To many San Antonio residents, the idea of having a marriage annulled is much more appealing than getting a divorce. If granted, an annulment will render your legal union nonexistent, essentially erasing the marriage from state records.
Unfortunately, it is much harder to get an annulment than it is to get a divorce. However, if your situation meets the legal requirements, you may succeed in seeking to annul your union.
Who is eligible for a Texas annulment?
It is more about the circumstances of the marriage than it is about individual eligibility. In other words, anyone with proper grounds may seek an annulment in Texas. Examples of the legal reasons Texas courts grant annulments include the following.
- In marriages involving underage people who married without parental consent, a parent or guardian may seek an annulment.
- In marriages involving fraud or force, the wronged party may pursue an annulment after ceasing voluntary cohabitation.
- In marriages involving a person with mental incapacity, the guardian or “next friend” of the incapacitated party may seek to annul the marriage.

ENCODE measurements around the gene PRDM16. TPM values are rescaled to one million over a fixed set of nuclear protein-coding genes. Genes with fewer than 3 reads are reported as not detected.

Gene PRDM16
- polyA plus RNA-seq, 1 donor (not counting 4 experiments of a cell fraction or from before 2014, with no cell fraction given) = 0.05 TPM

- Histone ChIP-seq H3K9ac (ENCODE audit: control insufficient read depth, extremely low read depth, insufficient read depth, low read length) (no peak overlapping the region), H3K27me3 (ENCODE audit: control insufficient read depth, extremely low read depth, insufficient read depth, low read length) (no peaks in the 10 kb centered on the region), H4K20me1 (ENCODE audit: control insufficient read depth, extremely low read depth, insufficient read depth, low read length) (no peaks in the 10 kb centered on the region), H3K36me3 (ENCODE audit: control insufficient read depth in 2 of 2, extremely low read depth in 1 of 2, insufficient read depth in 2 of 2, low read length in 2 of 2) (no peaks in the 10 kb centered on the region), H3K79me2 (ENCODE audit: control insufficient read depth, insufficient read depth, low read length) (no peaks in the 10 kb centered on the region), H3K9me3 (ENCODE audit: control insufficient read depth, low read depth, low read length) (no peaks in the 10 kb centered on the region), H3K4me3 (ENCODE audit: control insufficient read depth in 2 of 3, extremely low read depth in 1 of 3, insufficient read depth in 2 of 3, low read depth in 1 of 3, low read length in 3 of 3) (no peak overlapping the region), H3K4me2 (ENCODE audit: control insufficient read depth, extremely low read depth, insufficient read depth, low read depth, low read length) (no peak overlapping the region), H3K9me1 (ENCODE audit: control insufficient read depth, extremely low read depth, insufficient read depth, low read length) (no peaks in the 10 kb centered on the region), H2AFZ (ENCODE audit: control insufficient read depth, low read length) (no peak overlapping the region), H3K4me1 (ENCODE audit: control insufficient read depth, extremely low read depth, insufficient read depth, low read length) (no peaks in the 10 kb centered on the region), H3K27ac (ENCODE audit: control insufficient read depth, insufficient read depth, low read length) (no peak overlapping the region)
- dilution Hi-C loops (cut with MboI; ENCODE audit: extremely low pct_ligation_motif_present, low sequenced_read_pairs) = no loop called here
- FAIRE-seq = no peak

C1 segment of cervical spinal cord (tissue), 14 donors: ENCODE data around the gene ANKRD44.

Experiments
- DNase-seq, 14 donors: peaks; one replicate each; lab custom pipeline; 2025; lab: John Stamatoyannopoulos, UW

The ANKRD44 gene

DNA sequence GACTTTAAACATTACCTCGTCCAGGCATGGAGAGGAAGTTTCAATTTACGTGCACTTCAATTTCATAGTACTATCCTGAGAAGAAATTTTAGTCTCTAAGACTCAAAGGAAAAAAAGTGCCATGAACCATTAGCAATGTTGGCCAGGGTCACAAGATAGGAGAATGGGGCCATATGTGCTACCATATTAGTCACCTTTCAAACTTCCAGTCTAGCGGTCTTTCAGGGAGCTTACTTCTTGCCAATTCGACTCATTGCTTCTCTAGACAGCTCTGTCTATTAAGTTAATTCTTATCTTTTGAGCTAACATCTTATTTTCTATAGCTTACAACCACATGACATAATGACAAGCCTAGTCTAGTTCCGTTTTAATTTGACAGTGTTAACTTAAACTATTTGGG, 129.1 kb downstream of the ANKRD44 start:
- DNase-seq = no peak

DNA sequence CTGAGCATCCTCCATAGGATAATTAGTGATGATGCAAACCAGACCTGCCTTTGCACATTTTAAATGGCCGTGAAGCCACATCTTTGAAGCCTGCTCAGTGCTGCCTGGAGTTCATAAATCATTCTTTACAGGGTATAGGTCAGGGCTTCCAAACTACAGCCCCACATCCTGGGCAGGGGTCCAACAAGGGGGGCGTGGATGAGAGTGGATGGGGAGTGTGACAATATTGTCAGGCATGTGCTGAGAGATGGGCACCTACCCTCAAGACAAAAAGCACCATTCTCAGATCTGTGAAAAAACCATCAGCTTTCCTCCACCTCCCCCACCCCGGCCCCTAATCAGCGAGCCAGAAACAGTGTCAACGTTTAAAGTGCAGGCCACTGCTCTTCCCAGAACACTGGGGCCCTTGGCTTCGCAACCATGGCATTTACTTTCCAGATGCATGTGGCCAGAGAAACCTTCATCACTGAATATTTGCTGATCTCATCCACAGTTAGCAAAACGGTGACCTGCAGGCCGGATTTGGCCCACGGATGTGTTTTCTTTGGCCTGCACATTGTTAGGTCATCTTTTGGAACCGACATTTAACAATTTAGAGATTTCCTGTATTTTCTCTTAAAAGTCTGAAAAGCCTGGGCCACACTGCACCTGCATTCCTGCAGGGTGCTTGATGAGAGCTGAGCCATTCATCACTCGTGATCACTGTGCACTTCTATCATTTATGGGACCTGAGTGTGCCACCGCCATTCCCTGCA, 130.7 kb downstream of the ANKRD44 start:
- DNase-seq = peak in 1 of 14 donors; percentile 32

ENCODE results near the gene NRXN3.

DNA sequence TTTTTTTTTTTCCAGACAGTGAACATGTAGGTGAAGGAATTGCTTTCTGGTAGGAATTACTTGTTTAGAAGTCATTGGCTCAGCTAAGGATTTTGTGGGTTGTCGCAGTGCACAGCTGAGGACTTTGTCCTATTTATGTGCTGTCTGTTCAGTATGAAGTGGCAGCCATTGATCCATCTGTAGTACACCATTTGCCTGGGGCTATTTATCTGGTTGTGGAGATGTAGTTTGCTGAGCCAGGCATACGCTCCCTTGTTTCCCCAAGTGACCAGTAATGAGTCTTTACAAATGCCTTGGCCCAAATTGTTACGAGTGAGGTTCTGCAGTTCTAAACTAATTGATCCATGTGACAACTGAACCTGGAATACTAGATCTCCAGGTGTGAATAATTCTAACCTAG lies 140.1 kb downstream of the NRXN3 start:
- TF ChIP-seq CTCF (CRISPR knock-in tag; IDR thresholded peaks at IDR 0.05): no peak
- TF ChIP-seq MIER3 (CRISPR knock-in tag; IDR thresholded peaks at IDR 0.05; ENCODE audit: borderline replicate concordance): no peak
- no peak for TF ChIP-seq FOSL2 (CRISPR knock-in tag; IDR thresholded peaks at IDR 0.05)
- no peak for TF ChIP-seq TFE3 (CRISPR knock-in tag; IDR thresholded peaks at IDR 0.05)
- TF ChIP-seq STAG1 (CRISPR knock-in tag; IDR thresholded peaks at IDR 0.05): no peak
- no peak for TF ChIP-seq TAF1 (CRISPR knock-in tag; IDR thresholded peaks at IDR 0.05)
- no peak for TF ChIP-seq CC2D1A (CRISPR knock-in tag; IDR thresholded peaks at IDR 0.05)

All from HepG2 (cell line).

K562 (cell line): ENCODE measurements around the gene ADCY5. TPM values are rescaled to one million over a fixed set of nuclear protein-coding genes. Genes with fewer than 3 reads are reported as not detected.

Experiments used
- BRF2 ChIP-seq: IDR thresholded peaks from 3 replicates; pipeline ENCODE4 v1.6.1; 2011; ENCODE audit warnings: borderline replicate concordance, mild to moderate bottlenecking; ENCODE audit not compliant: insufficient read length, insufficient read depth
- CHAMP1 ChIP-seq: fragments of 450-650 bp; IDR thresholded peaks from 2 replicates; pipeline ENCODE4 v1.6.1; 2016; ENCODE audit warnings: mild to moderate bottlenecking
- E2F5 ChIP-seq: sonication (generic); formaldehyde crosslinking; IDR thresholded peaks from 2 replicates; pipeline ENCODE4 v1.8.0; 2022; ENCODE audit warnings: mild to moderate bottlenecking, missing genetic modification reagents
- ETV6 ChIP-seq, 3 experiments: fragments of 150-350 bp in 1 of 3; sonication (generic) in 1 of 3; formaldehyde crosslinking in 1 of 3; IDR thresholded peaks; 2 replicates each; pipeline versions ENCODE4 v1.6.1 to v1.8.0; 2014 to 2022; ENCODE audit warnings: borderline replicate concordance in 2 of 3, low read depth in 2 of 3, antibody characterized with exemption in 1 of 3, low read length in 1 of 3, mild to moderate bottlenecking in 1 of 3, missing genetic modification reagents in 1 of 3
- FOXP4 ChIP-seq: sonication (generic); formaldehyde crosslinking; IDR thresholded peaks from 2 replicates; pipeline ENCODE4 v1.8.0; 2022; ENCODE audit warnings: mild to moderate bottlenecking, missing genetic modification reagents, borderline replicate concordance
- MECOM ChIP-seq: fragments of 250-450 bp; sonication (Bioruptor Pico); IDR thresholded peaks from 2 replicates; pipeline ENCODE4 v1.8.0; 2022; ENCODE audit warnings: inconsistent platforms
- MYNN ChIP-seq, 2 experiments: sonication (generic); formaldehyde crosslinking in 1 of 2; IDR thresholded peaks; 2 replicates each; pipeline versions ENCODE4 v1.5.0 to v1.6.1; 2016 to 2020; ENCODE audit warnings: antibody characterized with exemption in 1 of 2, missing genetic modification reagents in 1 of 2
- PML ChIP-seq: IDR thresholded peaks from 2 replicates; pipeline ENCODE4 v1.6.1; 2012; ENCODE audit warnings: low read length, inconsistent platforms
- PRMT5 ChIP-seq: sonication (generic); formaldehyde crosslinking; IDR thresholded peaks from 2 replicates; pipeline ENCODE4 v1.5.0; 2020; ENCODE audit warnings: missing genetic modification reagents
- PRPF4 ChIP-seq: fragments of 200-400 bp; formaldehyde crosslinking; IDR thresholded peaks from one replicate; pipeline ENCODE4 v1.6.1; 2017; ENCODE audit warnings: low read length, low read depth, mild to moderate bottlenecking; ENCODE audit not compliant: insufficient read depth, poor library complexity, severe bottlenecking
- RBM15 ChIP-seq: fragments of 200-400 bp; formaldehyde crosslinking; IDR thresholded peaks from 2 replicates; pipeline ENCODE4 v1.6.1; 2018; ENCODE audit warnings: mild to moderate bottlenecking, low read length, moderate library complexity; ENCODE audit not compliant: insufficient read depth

- In marriages involving incapacity due to intoxicating substances (alcohol, drugs, etc.), annulment is possible if the person does not voluntarily cohabitate with the other party after the intoxication dissipates.
- In marriages involving sexual dysfunction (impotency), annulment is also possible. However, petitioners may not reside voluntarily with the other party after learning about the problem.
We recommend that you continue to familiarize yourself with the annulment laws in Texas before filing a petition. That way, you can find out if you qualify to have your marriage annulled. Remember, if you fail to qualify, you can still seek a divorce through traditional means.